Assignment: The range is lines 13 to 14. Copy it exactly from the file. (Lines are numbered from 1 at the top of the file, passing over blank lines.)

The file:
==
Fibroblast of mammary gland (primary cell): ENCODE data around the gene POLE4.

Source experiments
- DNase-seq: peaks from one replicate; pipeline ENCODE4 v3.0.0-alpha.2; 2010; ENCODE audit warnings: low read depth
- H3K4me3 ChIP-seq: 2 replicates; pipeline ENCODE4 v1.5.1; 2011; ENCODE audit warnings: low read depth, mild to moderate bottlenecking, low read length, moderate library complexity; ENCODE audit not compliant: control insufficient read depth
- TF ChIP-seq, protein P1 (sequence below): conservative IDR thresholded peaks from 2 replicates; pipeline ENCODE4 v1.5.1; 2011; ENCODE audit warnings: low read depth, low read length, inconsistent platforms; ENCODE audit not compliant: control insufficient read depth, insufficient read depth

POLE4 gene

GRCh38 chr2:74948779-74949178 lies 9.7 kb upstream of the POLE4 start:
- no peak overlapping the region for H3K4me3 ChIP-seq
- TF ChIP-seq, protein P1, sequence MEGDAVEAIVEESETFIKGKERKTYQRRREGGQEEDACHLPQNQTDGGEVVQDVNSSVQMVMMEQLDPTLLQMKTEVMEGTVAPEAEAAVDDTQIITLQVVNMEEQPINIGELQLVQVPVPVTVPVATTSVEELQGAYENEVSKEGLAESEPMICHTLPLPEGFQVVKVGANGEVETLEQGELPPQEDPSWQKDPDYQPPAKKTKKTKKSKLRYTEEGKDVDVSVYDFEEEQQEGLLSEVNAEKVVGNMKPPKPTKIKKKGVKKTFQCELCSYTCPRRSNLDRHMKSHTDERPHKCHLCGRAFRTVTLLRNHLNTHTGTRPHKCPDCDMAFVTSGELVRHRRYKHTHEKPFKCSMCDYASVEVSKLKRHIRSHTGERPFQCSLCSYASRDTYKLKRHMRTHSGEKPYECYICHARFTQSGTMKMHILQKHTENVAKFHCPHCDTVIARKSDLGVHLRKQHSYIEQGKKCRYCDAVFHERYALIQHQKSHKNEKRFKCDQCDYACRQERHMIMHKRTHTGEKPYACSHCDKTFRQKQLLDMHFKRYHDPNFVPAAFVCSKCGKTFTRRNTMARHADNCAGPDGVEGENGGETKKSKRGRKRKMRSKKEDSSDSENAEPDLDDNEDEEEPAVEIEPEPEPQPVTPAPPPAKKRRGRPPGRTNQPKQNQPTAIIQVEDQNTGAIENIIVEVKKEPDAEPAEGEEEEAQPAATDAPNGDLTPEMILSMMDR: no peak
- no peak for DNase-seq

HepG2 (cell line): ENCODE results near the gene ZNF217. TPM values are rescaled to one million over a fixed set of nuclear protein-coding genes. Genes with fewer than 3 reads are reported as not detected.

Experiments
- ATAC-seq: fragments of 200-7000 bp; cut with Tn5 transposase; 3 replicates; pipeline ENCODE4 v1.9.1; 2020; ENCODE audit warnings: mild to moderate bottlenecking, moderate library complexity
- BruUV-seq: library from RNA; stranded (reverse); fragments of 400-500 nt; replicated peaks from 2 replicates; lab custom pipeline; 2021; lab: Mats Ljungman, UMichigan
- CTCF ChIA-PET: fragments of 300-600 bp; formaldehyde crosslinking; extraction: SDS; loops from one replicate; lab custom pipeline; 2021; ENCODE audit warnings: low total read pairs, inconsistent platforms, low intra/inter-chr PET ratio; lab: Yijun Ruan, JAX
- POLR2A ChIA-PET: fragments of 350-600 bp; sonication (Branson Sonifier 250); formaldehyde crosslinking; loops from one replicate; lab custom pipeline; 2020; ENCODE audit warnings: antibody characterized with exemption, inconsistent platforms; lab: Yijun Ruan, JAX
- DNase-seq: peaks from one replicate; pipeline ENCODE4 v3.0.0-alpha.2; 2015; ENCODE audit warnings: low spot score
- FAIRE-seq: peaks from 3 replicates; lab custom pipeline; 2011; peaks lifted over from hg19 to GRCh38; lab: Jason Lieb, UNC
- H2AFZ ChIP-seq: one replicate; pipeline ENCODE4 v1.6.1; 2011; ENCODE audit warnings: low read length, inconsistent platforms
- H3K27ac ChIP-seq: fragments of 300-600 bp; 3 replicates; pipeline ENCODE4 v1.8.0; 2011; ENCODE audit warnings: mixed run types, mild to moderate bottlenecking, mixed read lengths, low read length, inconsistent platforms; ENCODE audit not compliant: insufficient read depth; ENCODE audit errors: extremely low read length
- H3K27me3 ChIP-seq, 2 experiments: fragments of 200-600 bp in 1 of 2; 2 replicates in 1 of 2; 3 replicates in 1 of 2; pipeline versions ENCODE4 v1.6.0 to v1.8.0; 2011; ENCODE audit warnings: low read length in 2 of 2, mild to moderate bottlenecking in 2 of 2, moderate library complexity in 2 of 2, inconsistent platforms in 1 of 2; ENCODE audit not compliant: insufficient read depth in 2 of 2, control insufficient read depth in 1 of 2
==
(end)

- ATAC-seq: fragments of 200-7000 bp; cut with Tn5 transposase; 3 replicates; pipeline ENCODE4 v1.9.1; 2020; ENCODE audit warnings: mild to moderate bottlenecking, moderate library complexity
- BruUV-seq: library from RNA; stranded (reverse); fragments of 400-500 nt; replicated peaks from 2 replicates; lab custom pipeline; 2021; lab: Mats Ljungman, UMichigan